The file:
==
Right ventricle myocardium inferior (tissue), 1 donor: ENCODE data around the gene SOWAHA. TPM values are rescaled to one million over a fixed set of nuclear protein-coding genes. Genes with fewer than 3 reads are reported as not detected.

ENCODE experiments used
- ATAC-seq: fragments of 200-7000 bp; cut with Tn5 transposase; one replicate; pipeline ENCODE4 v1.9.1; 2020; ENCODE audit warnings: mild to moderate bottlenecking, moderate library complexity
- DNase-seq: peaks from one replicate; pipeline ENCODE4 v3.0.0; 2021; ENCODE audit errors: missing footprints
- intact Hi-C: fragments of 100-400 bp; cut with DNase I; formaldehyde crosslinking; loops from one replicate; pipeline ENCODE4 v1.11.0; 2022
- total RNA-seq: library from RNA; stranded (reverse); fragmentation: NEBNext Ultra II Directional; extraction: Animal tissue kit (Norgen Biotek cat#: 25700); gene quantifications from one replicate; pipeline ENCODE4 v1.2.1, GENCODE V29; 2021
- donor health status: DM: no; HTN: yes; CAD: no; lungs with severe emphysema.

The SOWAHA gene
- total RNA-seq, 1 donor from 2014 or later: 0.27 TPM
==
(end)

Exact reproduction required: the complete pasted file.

Right ventricle myocardium inferior (tissue), 1 donor: ENCODE data around the gene SOWAHA. TPM values are rescaled to one million over a fixed set of nuclear protein-coding genes. Genes with fewer than 3 reads are reported as not detected.

ENCODE experiments used
- ATAC-seq: fragments of 200-7000 bp; cut with Tn5 transposase; one replicate; pipeline ENCODE4 v1.9.1; 2020; ENCODE audit warnings: mild to moderate bottlenecking, moderate library complexity
- DNase-seq: peaks from one replicate; pipeline ENCODE4 v3.0.0; 2021; ENCODE audit errors: missing footprints
- intact Hi-C: fragments of 100-400 bp; cut with DNase I; formaldehyde crosslinking; loops from one replicate; pipeline ENCODE4 v1.11.0; 2022
- total RNA-seq: library from RNA; stranded (reverse); fragmentation: NEBNext Ultra II Directional; extraction: Animal tissue kit (Norgen Biotek cat#: 25700); gene quantifications from one replicate; pipeline ENCODE4 v1.2.1, GENCODE V29; 2021
- donor health status: DM: no; HTN: yes; CAD: no; lungs with severe emphysema.

The SOWAHA gene
- total RNA-seq, 1 donor from 2014 or later: 0.27 TPM